Inbound Rules

Inbound rules specify which IP address, ports and protocol are allowed to connect to the Linode-protected network. It controls the incoming traffic that is allowed to reach the system. For example, applying port 80 to your Linode results allows all incoming web traffic.

To create an inbound firewall rule for your Linode, Click the Add an Inbound Rule button. 

You’ll  see the form in the following image.

  1. Preset: Select a firewall rule from the useful predefined firewall rules(optional).
  2. Label: Add a label as an identifier of your Linode firewall rule(optional).
  3. Description: Add a description of your Linode firewall rule(optional).
  4. Protocol: Choose a transport player protocol for your firewall rule. UDP is the recommended choice for a transport layer protocol.
  5. Ports: You can select from the list of common predefined ports or select the custom port range configuration option. Note that you can add up to 15 ports to a single cloud firewall rule, which is required only for TCP and UDP protocols.
  6. Sources: Select from a list of available sources that limit incoming connections to specific IP address/addresses or to the chosen internet protocol.
  7. Action: You can allow or drop/deny traffic based on the firewall rule you create. For example, you can create a firewall rule with a Drop action that blocks incoming traffic from a specific IP address on port 80.

Outbound rules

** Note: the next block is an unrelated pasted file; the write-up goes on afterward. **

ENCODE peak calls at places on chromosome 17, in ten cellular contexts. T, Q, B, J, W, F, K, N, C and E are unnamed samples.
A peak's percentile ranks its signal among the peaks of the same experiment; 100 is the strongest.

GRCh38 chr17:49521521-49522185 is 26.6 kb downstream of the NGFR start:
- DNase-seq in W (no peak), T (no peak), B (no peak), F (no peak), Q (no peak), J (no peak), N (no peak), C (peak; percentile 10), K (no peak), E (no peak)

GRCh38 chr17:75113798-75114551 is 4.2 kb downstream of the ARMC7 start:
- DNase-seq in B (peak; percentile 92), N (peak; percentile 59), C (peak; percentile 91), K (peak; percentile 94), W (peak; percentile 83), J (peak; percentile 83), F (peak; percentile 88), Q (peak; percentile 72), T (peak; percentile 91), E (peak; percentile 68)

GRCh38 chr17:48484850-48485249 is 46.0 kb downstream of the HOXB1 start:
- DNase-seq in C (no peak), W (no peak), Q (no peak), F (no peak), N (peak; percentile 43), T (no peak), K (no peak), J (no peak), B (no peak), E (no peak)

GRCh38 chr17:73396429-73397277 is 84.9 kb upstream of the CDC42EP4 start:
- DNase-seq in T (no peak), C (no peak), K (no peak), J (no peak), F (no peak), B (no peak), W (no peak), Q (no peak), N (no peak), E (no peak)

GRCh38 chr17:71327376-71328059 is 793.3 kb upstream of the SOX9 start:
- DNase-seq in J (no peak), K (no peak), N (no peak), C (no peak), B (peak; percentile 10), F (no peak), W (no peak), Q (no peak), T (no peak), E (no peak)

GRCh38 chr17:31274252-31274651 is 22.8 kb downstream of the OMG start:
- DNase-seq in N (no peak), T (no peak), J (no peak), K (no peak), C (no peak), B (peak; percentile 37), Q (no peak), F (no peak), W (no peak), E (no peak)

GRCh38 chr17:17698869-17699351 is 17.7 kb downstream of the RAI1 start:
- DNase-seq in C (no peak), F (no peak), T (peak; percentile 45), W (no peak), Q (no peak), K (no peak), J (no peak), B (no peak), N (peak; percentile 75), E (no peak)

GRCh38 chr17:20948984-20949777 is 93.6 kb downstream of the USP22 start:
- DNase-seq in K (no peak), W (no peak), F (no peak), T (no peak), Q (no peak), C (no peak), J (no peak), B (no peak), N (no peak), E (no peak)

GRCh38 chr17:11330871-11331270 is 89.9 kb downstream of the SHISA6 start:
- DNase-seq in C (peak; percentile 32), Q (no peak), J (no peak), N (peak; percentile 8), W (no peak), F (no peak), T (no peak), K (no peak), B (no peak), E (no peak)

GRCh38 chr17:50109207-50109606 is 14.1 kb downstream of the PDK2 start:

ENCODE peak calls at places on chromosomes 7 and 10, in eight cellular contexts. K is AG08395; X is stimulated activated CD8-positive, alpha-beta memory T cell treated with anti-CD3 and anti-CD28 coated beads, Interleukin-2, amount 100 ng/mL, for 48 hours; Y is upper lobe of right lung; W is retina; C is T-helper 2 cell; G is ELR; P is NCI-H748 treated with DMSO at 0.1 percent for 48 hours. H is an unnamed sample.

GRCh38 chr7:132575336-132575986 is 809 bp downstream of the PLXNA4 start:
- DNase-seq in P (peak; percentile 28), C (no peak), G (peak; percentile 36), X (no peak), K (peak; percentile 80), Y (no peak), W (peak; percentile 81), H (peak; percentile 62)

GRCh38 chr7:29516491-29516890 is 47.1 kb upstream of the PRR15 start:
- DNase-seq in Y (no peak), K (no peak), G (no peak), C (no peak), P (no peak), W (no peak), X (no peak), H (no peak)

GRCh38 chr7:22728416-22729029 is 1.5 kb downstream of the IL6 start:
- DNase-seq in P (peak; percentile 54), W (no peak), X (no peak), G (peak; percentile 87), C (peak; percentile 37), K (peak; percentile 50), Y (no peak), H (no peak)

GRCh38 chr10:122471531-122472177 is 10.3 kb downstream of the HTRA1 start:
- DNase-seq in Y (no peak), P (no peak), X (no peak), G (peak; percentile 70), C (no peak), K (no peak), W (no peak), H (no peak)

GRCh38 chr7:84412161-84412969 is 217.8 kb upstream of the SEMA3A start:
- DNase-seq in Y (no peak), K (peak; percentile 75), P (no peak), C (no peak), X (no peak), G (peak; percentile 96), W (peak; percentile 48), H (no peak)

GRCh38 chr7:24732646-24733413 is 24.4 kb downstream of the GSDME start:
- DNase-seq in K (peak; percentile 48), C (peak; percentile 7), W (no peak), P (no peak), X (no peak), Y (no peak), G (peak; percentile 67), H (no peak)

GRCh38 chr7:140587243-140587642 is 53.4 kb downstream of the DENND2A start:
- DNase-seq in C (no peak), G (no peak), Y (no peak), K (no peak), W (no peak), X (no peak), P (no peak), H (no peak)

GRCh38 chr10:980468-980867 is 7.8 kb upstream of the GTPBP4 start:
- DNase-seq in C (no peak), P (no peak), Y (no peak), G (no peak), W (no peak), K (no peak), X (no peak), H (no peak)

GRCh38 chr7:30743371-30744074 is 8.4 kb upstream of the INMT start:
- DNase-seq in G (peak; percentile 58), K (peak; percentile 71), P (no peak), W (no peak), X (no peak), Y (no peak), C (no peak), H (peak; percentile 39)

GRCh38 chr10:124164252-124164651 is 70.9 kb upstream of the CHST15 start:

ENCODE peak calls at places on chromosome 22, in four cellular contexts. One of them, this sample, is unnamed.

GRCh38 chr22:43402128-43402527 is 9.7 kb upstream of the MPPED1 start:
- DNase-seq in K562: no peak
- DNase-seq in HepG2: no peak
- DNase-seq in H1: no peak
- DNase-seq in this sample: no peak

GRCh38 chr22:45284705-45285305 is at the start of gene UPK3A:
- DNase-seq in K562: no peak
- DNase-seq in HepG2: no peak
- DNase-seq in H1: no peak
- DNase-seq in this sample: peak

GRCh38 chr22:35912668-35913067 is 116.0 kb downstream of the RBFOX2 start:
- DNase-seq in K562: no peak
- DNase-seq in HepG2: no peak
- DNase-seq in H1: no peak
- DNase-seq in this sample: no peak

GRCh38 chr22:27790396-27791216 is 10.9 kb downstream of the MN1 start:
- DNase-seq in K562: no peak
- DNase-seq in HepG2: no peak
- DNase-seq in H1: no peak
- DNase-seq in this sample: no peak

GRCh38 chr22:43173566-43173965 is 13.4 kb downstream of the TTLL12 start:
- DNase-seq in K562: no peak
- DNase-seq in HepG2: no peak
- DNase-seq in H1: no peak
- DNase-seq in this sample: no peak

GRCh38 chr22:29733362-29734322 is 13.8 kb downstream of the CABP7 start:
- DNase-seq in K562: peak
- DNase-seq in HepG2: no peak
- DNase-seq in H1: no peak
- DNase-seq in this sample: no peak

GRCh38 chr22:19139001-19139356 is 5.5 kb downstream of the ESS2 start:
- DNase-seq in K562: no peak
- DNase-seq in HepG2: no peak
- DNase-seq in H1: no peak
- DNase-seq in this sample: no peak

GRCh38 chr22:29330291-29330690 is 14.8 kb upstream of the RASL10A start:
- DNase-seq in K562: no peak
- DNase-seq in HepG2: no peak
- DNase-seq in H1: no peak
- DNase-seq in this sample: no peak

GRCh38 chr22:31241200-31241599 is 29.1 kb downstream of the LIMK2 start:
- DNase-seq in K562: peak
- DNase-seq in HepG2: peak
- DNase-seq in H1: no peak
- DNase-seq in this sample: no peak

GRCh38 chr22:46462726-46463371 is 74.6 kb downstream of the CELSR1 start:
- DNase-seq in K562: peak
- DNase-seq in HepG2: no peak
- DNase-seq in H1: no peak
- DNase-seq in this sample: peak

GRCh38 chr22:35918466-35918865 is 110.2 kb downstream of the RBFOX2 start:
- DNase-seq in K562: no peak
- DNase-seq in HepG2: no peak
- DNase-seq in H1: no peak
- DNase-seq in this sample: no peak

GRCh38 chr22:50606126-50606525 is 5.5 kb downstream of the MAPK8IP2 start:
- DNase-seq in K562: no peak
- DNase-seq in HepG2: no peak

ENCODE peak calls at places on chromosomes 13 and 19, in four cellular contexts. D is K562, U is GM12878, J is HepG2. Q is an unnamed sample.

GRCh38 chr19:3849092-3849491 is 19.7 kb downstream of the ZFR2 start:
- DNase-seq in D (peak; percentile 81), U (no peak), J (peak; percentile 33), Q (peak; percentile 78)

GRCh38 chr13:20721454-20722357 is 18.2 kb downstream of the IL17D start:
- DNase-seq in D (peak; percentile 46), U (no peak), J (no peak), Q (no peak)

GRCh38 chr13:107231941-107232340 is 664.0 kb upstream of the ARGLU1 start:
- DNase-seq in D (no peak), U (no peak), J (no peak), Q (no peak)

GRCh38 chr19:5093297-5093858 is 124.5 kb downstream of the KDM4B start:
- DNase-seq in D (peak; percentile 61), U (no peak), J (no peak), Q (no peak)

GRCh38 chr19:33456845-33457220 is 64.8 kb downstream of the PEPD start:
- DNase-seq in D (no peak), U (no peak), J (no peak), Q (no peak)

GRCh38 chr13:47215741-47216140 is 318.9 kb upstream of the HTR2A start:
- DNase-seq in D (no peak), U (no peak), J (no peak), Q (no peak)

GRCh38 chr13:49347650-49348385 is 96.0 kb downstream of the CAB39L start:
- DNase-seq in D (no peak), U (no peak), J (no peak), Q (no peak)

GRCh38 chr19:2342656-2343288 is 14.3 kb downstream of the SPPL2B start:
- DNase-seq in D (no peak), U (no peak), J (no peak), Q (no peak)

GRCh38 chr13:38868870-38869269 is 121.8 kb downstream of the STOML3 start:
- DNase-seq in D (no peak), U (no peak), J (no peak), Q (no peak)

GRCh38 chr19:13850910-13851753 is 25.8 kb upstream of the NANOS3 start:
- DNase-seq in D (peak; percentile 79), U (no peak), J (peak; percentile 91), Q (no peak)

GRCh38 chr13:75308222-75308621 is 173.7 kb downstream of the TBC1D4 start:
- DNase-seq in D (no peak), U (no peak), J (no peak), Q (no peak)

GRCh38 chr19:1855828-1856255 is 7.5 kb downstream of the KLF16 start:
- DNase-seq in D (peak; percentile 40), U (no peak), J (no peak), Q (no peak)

Outbound rules control the outgoing traffic that is allowed to reach the external network. For example, XYZ company would set up outbound rules in its firewall that block outgoing traffic to the IP addresses of the social media websites.

As you select sources in the Inbound firewall rule, you can hear Select Destinations that limit the outgoing connection to specific IP address/addresses or to the chosen internet protocol. 

You can also edit your created firewall rule as required.

Rebuild a Linode Server

Rebuilding a Linode process makes a new Linode with the same configuration as an existing one. Many of us need clarification about what happens when rebuilding a Linode. Here are the points that help you understand the basics. 

  • The existing Linode will be deleted with all your data, files, and installed software.
  • A new Linode with the configuration same as the existing one will be created. This means you will keep the Linode plan you selected for the previous one.
  • Backups of the previous original Linode will not be affected.